### view 2017/day20/problem @ 35:1d99d733cf13defaulttip@

day08: replace static foreach with workaround
author Jordi Gutiérrez Hermoso Tue, 16 Jan 2018 11:28:55 -0500 049fb8e56025
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--- Day 20: Particle Swarm ---

Suddenly, the GPU contacts you, asking for help. Someone has asked it
to simulate too many particles, and it won't be able to finish them
all in time to render the next frame at this rate.

It transmits to you a buffer (your puzzle input) listing each particle
in order (starting with particle 0, then particle 1, particle 2, and
so on). For each particle, it provides the X, Y, and Z coordinates for
the particle's position (p), velocity (v), and acceleration (a), each
in the format <X,Y,Z>.

Each tick, all particles are updated simultaneously. A particle's
properties are updated in the following order:

Increase the X velocity by the X acceleration.

Increase the Y velocity by the Y acceleration.

Increase the Z velocity by the Z acceleration.

Increase the X position by the X velocity.

Increase the Y position by the Y velocity.

Increase the Z position by the Z velocity.

Because of seemingly tenuous rationale involving z-buffering, the GPU
would like to know which particle will stay closest to position
<0,0,0> in the long term. Measure this using the Manhattan distance,
which in this situation is simply the sum of the absolute values of a
particle's X, Y, and Z position.

For example, suppose you are only given two particles, both of which
stay entirely on the X-axis (for simplicity). Drawing the current
states of particles 0 and 1 (in that order) with an adjacent a number
line and diagram of current X positions (marked in parenthesis), the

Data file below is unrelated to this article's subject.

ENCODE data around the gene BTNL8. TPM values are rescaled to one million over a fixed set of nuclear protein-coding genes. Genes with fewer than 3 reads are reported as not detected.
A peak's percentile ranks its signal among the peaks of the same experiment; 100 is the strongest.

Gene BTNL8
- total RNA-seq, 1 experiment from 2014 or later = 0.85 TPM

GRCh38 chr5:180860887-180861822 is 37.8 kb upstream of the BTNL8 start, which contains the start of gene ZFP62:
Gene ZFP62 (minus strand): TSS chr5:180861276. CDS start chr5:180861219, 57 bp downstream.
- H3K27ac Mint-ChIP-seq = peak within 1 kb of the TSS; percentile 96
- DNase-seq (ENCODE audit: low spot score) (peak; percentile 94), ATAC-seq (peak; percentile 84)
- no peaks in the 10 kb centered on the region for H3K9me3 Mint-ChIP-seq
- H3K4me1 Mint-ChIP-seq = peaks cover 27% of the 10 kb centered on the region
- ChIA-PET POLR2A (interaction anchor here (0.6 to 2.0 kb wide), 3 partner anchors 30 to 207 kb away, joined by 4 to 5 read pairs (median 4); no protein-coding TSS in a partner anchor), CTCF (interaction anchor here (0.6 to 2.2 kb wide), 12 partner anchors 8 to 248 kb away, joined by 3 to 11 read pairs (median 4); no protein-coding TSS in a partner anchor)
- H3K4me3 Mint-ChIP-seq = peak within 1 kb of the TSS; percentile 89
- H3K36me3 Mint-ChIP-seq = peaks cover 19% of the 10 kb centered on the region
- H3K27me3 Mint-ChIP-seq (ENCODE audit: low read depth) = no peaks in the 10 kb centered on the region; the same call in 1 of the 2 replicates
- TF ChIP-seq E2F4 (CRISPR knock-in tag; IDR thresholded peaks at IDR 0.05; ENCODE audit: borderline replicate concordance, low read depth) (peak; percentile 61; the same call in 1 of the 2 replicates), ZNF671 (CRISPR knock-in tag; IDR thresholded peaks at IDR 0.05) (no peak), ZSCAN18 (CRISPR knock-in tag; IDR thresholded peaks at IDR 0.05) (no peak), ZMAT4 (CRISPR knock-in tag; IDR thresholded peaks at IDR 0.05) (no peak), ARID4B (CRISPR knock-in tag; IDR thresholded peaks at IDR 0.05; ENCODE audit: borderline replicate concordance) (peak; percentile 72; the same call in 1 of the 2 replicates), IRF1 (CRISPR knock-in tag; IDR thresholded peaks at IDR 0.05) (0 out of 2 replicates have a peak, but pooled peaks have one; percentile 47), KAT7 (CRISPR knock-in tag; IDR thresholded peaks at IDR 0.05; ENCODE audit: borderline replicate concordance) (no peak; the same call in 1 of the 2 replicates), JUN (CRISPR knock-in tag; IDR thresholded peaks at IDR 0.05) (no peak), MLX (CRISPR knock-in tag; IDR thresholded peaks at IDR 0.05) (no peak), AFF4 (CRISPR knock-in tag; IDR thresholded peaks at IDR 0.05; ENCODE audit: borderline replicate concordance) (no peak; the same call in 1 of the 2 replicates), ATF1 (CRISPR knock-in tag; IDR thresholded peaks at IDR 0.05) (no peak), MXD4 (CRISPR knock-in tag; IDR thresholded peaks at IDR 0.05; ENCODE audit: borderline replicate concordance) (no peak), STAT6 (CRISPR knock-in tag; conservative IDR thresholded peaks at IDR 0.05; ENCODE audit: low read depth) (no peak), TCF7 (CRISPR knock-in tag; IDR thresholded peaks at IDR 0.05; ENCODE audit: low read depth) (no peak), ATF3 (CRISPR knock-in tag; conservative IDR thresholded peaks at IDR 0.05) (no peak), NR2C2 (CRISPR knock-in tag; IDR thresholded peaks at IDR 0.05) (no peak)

following would take place:

p=< 3,0,0>, v=< 2,0,0>, a=<-1,0,0>    -4 -3 -2 -1  0  1  2  3  4
p=< 4,0,0>, v=< 0,0,0>, a=<-2,0,0>                         (0)(1)

p=< 4,0,0>, v=< 1,0,0>, a=<-1,0,0>    -4 -3 -2 -1  0  1  2  3  4
p=< 2,0,0>, v=<-2,0,0>, a=<-2,0,0>                      (1)   (0)

p=< 4,0,0>, v=< 0,0,0>, a=<-1,0,0>    -4 -3 -2 -1  0  1  2  3  4
p=<-2,0,0>, v=<-4,0,0>, a=<-2,0,0>          (1)               (0)

p=< 3,0,0>, v=<-1,0,0>, a=<-1,0,0>    -4 -3 -2 -1  0  1  2  3  4
p=<-8,0,0>, v=<-6,0,0>, a=<-2,0,0>                         (0)

At this point, particle 1 will never be closer to <0,0,0> than
particle 0, and so, in the long run, particle 0 will stay closest.

Which particle will stay closest to position <0,0,0> in the long term?

--- Part Two ---

To simplify the problem further, the GPU would like to remove any
particles that collide. Particles collide if their positions ever
exactly match. Because particles are updated simultaneously, more than
two particles can collide at the same time and place. Once particles
collide, they are removed and cannot collide with anything else after
that tick.

For example:

p=<-6,0,0>, v=< 3,0,0>, a=< 0,0,0>
p=<-4,0,0>, v=< 2,0,0>, a=< 0,0,0>    -6 -5 -4 -3 -2 -1  0  1  2  3
p=<-2,0,0>, v=< 1,0,0>, a=< 0,0,0>    (0)   (1)   (2)            (3)
p=< 3,0,0>, v=<-1,0,0>, a=< 0,0,0>

p=<-3,0,0>, v=< 3,0,0>, a=< 0,0,0>
p=<-2,0,0>, v=< 2,0,0>, a=< 0,0,0>    -6 -5 -4 -3 -2 -1  0  1  2  3
p=<-1,0,0>, v=< 1,0,0>, a=< 0,0,0>             (0)(1)(2)      (3)
p=< 2,0,0>, v=<-1,0,0>, a=< 0,0,0>

p=< 0,0,0>, v=< 3,0,0>, a=< 0,0,0>
p=< 0,0,0>, v=< 2,0,0>, a=< 0,0,0>    -6 -5 -4 -3 -2 -1  0  1  2  3
p=< 0,0,0>, v=< 1,0,0>, a=< 0,0,0>                       X (3)
p=< 1,0,0>, v=<-1,0,0>, a=< 0,0,0>

------destroyed by collision------
------destroyed by collision------    -6 -5 -4 -3 -2 -1  0  1  2  3
------destroyed by collision------                      (3)
p=< 0,0,0>, v=<-1,0,0>, a=< 0,0,0>

In this example, particles 0, 1, and 2 are simultaneously destroyed at
the time and place marked X. On the next tick, particle 3 passes
through unharmed.

How many particles are left after all collisions are resolved?